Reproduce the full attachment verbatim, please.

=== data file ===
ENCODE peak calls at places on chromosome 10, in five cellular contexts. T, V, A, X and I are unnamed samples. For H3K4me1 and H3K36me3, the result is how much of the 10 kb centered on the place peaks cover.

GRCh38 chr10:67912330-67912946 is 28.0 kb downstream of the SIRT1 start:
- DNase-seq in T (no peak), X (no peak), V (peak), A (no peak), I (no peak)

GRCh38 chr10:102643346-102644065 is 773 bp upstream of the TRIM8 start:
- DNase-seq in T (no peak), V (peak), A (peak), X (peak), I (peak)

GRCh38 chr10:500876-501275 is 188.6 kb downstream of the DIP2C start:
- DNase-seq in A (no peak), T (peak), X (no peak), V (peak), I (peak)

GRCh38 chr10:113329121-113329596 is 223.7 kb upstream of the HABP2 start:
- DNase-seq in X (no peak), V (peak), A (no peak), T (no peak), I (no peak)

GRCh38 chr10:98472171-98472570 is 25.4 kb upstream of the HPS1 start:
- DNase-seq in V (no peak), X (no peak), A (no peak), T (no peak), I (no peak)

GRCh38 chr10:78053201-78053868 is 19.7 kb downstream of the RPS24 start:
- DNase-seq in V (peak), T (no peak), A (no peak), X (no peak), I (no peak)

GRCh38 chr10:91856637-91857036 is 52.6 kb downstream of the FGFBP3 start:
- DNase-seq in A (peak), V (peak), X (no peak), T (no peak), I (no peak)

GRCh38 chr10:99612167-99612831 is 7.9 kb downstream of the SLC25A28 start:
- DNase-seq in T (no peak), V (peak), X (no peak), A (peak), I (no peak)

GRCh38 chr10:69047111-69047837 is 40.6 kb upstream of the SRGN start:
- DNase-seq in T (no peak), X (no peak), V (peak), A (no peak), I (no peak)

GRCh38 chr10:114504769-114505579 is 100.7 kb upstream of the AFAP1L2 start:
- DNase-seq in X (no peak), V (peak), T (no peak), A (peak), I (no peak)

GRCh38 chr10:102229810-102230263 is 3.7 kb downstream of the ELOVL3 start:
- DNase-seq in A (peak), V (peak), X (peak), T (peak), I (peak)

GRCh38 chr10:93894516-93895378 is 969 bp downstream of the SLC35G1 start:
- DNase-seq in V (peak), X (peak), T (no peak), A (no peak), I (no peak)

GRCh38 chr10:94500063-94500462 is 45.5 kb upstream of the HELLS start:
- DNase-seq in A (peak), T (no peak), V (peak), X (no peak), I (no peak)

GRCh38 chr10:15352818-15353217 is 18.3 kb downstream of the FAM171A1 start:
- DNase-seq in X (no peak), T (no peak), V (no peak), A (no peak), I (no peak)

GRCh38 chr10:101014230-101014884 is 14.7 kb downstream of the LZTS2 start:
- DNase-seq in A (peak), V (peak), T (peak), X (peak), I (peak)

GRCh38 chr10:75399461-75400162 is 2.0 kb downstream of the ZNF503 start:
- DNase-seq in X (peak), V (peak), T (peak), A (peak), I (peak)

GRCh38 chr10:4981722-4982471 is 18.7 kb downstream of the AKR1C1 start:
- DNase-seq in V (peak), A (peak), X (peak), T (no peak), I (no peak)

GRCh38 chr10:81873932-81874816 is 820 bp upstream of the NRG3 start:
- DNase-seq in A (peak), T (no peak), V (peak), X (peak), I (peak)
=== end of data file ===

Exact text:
ENCODE peak calls at places on chromosome 10, in five cellular contexts. T, V, A, X and I are unnamed samples. For H3K4me1 and H3K36me3, the result is how much of the 10 kb centered on the place peaks cover.

GRCh38 chr10:67912330-67912946 is 28.0 kb downstream of the SIRT1 start:
- DNase-seq in T (no peak), X (no peak), V (peak), A (no peak), I (no peak)

GRCh38 chr10:102643346-102644065 is 773 bp upstream of the TRIM8 start:
- DNase-seq in T (no peak), V (peak), A (peak), X (peak), I (peak)

GRCh38 chr10:500876-501275 is 188.6 kb downstream of the DIP2C start:
- DNase-seq in A (no peak), T (peak), X (no peak), V (peak), I (peak)

GRCh38 chr10:113329121-113329596 is 223.7 kb upstream of the HABP2 start:
- DNase-seq in X (no peak), V (peak), A (no peak), T (no peak), I (no peak)

GRCh38 chr10:98472171-98472570 is 25.4 kb upstream of the HPS1 start:
- DNase-seq in V (no peak), X (no peak), A (no peak), T (no peak), I (no peak)

GRCh38 chr10:78053201-78053868 is 19.7 kb downstream of the RPS24 start:
- DNase-seq in V (peak), T (no peak), A (no peak), X (no peak), I (no peak)

GRCh38 chr10:91856637-91857036 is 52.6 kb downstream of the FGFBP3 start:
- DNase-seq in A (peak), V (peak), X (no peak), T (no peak), I (no peak)

GRCh38 chr10:99612167-99612831 is 7.9 kb downstream of the SLC25A28 start:
- DNase-seq in T (no peak), V (peak), X (no peak), A (peak), I (no peak)

GRCh38 chr10:69047111-69047837 is 40.6 kb upstream of the SRGN start:
- DNase-seq in T (no peak), X (no peak), V (peak), A (no peak), I (no peak)

GRCh38 chr10:114504769-114505579 is 100.7 kb upstream of the AFAP1L2 start:
- DNase-seq in X (no peak), V (peak), T (no peak), A (peak), I (no peak)

GRCh38 chr10:102229810-102230263 is 3.7 kb downstream of the ELOVL3 start:
- DNase-seq in A (peak), V (peak), X (peak), T (peak), I (peak)

GRCh38 chr10:93894516-93895378 is 969 bp downstream of the SLC35G1 start:
- DNase-seq in V (peak), X (peak), T (no peak), A (no peak), I (no peak)

GRCh38 chr10:94500063-94500462 is 45.5 kb upstream of the HELLS start:
- DNase-seq in A (peak), T (no peak), V (peak), X (no peak), I (no peak)

GRCh38 chr10:15352818-15353217 is 18.3 kb downstream of the FAM171A1 start:
- DNase-seq in X (no peak), T (no peak), V (no peak), A (no peak), I (no peak)

GRCh38 chr10:101014230-101014884 is 14.7 kb downstream of the LZTS2 start:
- DNase-seq in A (peak), V (peak), T (peak), X (peak), I (peak)

GRCh38 chr10:75399461-75400162 is 2.0 kb downstream of the ZNF503 start:
- DNase-seq in X (peak), V (peak), T (peak), A (peak), I (peak)

GRCh38 chr10:4981722-4982471 is 18.7 kb downstream of the AKR1C1 start:
- DNase-seq in V (peak), A (peak), X (peak), T (no peak), I (no peak)

GRCh38 chr10:81873932-81874816 is 820 bp upstream of the NRG3 start:
- DNase-seq in A (peak), T (no peak), V (peak), X (peak), I (peak)